Caroline Denervaud

Written By Maria Vogel

Caroline Denervaud does not like to define her artistic practice. She views it as on ongoing experience that changes every day. Her multi-media explorations involve drawing, painting, writing, video, sculpture, among other mediums. Though wary to call herself an artist, here, Caroline gives us a glimpse into her life as a creator.

Your work straddles a lot of categories and mediums. How did you come to decide that you were not going to confine your work to one genre?

I like to say that I’m searching. I don’t want to be close in a genre or repeat the same. Depending of what I feel I chose to express it on paper or in movement. I really like that freedom.

Do your ideas influence how you choose to create or do you choose a method of creation and then decide on an idea?

It depends on the feeling. I don’t really have a precise idea first. I like to feel and let it go.

On your website, you refer to your work as ongoing research. Can you explain what this means?

It’s hard to consider myself as an artist. My work is a constant exploration and hopefully will never stop! As a living person here and now I think that I grow, and my work evolves too.

You live and work in Europe. Do you find that there is an art community that extends beyond where you are located at a given time?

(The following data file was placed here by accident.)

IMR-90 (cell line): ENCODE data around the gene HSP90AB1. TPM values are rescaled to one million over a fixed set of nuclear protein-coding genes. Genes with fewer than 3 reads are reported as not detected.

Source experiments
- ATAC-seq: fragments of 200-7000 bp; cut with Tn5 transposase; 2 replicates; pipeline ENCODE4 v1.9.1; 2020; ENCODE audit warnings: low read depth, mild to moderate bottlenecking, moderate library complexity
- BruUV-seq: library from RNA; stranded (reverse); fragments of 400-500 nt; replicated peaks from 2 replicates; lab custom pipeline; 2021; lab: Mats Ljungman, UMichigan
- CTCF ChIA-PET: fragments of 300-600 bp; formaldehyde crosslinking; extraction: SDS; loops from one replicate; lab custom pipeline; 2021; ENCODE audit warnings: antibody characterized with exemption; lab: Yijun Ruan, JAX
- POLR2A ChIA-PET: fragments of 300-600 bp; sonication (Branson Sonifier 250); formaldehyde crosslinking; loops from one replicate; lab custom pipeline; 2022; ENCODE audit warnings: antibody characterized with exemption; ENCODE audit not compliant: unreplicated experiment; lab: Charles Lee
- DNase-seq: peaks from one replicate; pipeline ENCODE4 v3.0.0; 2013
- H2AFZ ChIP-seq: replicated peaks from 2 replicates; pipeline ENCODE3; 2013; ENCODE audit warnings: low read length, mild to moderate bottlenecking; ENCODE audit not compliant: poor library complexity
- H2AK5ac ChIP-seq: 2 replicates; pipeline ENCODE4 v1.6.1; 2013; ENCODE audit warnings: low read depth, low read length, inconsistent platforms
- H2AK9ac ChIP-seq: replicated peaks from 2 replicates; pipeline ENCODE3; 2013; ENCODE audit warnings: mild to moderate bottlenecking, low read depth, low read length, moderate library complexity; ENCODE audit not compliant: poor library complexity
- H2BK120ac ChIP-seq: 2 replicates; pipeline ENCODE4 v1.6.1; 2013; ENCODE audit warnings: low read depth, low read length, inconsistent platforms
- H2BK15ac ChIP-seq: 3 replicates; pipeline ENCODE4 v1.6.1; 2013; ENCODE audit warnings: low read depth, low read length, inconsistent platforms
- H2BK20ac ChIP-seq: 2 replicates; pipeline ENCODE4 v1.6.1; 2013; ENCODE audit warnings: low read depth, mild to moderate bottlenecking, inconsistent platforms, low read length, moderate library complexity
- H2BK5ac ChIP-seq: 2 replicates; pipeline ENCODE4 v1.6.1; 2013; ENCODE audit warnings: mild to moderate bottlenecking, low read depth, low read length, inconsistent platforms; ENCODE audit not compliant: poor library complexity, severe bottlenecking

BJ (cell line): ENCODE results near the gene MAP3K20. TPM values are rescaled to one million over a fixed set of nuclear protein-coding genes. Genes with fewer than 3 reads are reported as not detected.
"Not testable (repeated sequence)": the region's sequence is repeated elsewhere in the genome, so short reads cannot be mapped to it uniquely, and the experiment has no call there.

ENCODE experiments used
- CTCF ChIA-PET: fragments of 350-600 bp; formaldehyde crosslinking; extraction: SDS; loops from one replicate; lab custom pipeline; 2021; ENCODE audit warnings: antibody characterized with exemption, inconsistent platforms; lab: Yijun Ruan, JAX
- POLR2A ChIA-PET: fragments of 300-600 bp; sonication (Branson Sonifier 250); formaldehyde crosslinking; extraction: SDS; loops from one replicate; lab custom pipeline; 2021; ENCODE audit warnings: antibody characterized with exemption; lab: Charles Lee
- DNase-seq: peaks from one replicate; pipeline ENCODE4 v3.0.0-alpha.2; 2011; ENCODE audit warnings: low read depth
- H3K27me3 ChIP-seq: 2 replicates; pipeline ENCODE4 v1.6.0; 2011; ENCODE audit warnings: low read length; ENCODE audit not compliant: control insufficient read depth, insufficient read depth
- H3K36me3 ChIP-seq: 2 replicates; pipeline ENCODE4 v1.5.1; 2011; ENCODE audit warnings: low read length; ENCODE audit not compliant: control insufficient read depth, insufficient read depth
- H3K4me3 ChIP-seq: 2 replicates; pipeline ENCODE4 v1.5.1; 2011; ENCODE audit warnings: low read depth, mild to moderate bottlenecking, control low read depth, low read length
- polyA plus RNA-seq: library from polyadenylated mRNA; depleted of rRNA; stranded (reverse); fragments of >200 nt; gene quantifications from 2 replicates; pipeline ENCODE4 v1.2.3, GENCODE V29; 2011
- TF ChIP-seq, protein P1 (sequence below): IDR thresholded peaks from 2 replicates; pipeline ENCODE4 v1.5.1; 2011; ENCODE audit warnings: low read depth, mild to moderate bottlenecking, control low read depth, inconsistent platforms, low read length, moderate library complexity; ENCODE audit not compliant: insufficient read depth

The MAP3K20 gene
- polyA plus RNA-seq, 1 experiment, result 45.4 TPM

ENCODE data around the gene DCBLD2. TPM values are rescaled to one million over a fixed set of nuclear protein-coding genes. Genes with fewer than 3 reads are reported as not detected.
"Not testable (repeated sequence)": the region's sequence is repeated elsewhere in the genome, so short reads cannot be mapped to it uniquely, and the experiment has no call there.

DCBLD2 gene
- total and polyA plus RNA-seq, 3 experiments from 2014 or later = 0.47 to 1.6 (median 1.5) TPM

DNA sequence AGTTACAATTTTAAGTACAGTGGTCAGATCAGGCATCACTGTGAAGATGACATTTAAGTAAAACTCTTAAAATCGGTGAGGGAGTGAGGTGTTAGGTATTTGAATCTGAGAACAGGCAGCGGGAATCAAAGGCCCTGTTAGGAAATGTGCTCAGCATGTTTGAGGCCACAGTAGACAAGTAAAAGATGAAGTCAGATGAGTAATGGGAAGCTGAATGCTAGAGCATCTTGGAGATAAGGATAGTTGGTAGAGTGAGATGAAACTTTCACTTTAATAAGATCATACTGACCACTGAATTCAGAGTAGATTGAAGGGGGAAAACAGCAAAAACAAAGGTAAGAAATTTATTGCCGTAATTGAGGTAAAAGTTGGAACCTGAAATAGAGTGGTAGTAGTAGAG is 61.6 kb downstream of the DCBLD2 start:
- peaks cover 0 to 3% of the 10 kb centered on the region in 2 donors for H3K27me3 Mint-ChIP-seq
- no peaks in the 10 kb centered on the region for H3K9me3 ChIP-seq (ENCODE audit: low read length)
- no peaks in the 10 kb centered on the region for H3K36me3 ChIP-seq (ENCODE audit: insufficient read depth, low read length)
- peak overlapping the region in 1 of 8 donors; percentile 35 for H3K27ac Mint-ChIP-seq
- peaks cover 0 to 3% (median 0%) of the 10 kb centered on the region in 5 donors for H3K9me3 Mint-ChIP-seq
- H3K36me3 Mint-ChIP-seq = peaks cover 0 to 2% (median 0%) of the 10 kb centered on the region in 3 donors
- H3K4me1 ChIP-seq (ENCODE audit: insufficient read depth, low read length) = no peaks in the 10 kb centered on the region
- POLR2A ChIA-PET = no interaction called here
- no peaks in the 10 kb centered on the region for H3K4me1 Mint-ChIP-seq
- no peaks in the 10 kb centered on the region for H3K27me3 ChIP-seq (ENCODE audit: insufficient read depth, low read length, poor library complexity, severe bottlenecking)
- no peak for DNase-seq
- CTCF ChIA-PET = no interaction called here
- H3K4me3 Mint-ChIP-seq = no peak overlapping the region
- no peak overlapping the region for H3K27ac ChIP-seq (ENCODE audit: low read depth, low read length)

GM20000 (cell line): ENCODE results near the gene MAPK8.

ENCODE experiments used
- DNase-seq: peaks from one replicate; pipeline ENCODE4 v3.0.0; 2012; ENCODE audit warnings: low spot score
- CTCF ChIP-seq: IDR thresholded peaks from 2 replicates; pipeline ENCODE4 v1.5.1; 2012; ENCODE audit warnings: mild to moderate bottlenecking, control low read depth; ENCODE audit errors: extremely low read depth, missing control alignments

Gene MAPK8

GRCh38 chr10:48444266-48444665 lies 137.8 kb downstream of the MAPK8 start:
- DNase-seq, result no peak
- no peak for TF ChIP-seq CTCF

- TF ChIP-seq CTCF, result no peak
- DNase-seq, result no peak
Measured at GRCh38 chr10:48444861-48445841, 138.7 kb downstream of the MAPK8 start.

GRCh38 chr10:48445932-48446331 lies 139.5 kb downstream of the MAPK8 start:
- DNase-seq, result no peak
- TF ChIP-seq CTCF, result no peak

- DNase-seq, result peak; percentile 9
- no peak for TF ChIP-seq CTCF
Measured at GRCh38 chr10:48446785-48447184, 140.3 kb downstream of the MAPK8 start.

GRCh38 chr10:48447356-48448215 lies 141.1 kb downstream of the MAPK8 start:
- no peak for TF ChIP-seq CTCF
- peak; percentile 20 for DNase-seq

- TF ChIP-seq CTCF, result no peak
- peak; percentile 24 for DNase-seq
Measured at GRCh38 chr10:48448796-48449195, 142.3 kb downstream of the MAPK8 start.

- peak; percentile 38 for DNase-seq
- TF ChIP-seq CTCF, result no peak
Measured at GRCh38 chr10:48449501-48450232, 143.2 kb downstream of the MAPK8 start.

I live in Paris. I don’t feel an art community around me, but I have had the chance to have friends who are artists to share joy, fears, and envies.

Has there been an experience in your career thus far that you felt was a landmark moment?

Yes, there have been some. These moments are more personal than artistic but there’s some commissions that were real landmarks too. Working on commission always puts me further and opens my practice.

Which artists, living or dead, inspire you most?

Paul Klee, Serge Poliakoff and Pina Bausch.

How do you stay inspired in your practice?

It’s not always easy but I work every day, and this keeps me going on. Also, being alone and the silence that comes with that inspires me.

At the end of every interview, we like to ask the artist to recommend a friend whose work you love for us to interview next. Who would you suggest?

Pascaline Dargant. She’s a photographer and a close friend.